Edison Analytics, an Advanced Battery Intelligence Platform for EVs & ESS, recently introduced by ION Enerwill help users accelerate deployment speed, improve uptime and extend battery life by up to 40%. Our objective is to help companies make data-driven decisions and eliminate the wasted time trying to make sense from the CSV files that they are currently collecting and opening in Excel. Edison Analytics will leapfrog teams working on building batteries into a future where advanced visualization, automated suggestions are driven by ML & AI will reveal insights from their data securely and scalably. Using proprietary SIL & MIL (Model in Loop) simulations, we will also help companies choose the right chemistry and plan capacity resulting in reduced costs and a greater ROI through all the stages of the battery life cycle. Governments across the globe are accelerating the clean mobility and EV adoption, and as batteries are the most important and costly asset in an EV, we’re taking a long-term bet on leveraging data towards improving battery life and performance. This is the core of Edison’s Battery Intelligence platform.

On the Government's push for electric mobility in India:

In the last 2 years, a lot of acceleration has happened, mostly in the commercial space. This acceleration is significant and a huge contribution goes to the government. Large OEMs are asking for time to transition as they have recently shifted from BS-IV to BS6. For the BS-VI transition, they have invested a lot of money into R&D, they need time to recover the money before they start investing in EVs. But the government is clear and want EVs to be the next big deal. They want the industry to adopt the policy and not the other way around. The idea is clear i.e. to get rid of the dependence on fossil fuels and become clean and green. The government is taking that stance and even the larger OEMs who were waiting are now moving. Different OEMs have different speeds of movement, some are more aggressive than others. But even the small to midsize OEMs are moving. They all want to find some angle on BMS.

GST, is one of the biggest moves as policies like that are the representation of the commitment of your government. It’s the representation of your core belief and the core belief is that India is going for an all-electric future. The government wants to accelerate that transition to become all-electric. The fundamental core beliefs of the policymakers have resulted in the GST rate cut. This, in turn, is resulting in setting targets for the automotive OEMs, by when they have to move to all-electric. I feel the government is very clear about that movement. One challenge we have which is being overcome with government initiatives is making sure that whenever there is disruption when you are moving from a significant technology to another, there is an opportunity and disruption creates this opportunity. Which means that when you are transitioning from fossil fuels to clean energy, we have to make sure as a country that we don’t land up shifting the dependency from the Middle East to somewhere else. It would mean that we shifted the dependency and not become self-sufficient. This thought process which already exists, like what the country is trying to do with Bulgaria for lithium resources or emphasis on cell manufacturing in India, is not just for battery pack assembling, those are the things which show the intent of the government is not just to accelerate to an all-electric future but to do that in a way, our dependency on the 3rd party sources reduces.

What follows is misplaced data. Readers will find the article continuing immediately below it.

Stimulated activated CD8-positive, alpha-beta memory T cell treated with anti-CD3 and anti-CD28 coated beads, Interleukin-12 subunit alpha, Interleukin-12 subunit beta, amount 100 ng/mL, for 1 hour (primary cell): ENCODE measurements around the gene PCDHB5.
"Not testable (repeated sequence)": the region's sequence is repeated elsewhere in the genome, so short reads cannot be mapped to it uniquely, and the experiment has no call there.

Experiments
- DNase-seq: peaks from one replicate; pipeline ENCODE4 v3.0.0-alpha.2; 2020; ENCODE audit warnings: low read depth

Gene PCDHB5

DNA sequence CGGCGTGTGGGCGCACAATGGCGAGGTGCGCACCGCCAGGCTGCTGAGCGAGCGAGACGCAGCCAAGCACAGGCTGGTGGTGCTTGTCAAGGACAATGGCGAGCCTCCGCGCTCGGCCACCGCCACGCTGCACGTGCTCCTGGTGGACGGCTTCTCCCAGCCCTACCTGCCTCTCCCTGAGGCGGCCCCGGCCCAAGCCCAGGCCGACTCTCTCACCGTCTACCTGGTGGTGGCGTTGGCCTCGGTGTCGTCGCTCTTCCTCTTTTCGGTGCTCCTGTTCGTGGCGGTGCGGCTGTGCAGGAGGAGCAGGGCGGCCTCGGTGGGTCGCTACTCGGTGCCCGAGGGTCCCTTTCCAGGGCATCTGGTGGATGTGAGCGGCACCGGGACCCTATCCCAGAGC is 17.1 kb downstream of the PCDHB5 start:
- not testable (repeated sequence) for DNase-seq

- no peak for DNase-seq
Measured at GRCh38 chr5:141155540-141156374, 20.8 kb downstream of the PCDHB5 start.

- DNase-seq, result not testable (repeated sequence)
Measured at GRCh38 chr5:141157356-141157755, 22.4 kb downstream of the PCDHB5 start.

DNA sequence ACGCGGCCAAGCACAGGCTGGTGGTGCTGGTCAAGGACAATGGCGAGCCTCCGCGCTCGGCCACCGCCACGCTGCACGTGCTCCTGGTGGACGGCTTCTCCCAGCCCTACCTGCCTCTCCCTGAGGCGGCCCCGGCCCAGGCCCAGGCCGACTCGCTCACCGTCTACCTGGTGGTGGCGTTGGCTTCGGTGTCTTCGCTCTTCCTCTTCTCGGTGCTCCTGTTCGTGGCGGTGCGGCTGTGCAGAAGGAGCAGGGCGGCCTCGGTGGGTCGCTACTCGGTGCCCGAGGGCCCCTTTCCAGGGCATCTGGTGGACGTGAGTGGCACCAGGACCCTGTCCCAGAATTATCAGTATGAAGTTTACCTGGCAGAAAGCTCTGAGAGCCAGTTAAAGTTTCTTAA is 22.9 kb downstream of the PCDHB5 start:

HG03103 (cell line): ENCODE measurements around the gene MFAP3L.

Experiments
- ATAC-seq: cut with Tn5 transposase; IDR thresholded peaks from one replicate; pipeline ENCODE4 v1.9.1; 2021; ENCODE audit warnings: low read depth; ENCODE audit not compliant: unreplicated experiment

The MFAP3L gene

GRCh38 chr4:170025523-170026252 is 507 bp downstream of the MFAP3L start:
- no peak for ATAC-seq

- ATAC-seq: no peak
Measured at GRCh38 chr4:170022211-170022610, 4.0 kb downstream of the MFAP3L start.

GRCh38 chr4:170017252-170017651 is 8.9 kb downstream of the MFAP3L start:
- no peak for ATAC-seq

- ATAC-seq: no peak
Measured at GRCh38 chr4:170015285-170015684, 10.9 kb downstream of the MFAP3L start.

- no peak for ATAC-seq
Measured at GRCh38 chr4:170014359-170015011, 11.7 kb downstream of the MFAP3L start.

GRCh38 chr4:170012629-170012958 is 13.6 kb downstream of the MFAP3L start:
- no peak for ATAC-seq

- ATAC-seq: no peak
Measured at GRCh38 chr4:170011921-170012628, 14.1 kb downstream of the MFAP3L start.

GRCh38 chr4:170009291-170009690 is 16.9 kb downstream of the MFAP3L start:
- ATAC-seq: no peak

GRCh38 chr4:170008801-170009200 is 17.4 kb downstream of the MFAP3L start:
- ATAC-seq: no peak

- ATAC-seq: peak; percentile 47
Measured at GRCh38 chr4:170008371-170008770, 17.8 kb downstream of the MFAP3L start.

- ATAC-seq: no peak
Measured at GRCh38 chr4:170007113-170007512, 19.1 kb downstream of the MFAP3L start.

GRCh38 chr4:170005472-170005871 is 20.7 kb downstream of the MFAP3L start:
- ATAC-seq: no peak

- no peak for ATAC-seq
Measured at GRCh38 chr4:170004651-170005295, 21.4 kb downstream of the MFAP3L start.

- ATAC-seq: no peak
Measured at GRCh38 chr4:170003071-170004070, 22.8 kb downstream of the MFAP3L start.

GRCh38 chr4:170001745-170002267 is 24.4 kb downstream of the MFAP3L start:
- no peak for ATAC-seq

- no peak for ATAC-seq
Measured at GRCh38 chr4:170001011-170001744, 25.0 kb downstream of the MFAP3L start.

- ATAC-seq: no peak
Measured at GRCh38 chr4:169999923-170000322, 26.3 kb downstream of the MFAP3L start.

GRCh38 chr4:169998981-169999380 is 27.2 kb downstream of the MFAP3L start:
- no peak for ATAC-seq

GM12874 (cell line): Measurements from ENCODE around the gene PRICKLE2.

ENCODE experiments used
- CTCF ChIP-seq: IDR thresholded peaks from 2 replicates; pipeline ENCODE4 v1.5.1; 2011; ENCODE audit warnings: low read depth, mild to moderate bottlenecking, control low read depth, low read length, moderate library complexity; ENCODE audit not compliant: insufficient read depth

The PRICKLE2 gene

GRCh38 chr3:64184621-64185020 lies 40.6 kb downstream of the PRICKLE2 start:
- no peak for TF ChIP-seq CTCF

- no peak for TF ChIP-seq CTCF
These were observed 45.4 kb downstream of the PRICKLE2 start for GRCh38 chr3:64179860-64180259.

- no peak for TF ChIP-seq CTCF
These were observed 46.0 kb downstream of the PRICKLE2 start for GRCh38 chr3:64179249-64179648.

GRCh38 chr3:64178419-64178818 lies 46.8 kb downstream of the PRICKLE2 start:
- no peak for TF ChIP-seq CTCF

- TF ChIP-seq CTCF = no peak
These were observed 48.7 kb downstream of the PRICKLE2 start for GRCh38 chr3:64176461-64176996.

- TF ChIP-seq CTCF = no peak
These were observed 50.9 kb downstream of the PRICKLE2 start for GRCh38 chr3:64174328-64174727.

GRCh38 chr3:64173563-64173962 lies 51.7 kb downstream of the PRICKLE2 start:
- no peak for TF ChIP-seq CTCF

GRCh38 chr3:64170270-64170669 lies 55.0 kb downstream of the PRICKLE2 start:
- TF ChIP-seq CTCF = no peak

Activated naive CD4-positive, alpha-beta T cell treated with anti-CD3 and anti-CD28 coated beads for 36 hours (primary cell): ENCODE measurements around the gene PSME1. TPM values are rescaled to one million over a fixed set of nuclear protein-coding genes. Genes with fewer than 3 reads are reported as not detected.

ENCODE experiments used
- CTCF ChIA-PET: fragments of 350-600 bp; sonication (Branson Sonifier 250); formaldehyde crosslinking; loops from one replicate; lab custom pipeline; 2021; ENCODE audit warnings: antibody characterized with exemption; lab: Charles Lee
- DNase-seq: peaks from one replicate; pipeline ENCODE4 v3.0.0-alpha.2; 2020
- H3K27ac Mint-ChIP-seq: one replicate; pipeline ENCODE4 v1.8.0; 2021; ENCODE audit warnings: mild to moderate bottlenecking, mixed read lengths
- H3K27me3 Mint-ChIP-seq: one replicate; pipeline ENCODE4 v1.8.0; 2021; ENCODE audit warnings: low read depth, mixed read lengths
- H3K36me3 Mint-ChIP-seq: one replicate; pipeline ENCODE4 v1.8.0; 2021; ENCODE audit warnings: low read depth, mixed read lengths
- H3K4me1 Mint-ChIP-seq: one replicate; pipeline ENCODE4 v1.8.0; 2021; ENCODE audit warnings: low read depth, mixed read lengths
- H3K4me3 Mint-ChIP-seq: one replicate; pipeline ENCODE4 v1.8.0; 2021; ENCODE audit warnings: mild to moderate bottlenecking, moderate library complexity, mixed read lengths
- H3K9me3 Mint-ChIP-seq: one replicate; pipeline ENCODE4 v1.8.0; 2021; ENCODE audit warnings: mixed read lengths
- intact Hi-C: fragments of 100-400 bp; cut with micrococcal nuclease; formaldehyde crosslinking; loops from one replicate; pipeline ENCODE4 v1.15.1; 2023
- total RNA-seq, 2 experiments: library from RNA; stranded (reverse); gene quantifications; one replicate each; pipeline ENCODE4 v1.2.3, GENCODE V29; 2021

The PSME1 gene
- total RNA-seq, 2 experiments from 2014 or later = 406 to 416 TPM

On what does the future hold:

Today, ION Energy has a role to play in the battery life and in battery management. But moving forward when these EVs and energy storages become commercially available, the common narrative that we believe in is that battery life and performance will be the mode that will differentiate the companies. Today, even if you think about consumer electronics, battery life is a big part of the marketing play. Eg: mobile phones makers tell that the phone will give you 7 hrs battery life, someone else will say that they will give you 20 hrs, which is a big deal. The ability to fast charge your phone, to be able to charge wirelessly, everything to do with battery and charging is an important factor. Even in consumer electronics like phones and laptops, it’s a big deal. But when it comes to bigger applications, because the investment is higher, the impact of battery life and battery performance on customer’s trust on a brand will significantly increase over time.

Which means if you spend Rs 50 lakhs on an all-electric BMW and on the dashboard it says it will go for 70kms but after 50 it stops, it is a big concern. On your phone, if the battery drops from 70% to 60%, it’s fine because you put it on a USB charger. But in a car, it is not acceptable. The expectation of that customer from the brand and the brand images takes a hit. Today, for the cars available in India, what they show in their marketing material and what actually happens is very different. If we are going to create a fleet of EVs or batteries at swapping stations, those batteries have a life, the business of swapping is actually the business of the battery life. If you can extend the life of a battery you can use the asset more and extract more value from the same investment. Effectively, the large thesis for ION Energy is that the battery life and performance will become the key differentiator and the critical factor in the next 3-5 years when batteries become more and more commercial.

All of our technology today, whether software or electronics or hardware, gears towards becoming battery health experts and battery performance experts. We want to be able to deliver the technology stack on an electronic and software level that help companies compete with the likes of Tesla. It has taken 14 years for Tesla to get to where they are and they have invested billions of dollars to get there. But today if you look at the policies and reality, most OEMs don’t have 14 years to reach that position. They need to get there faster and they will need technologies to help them get there.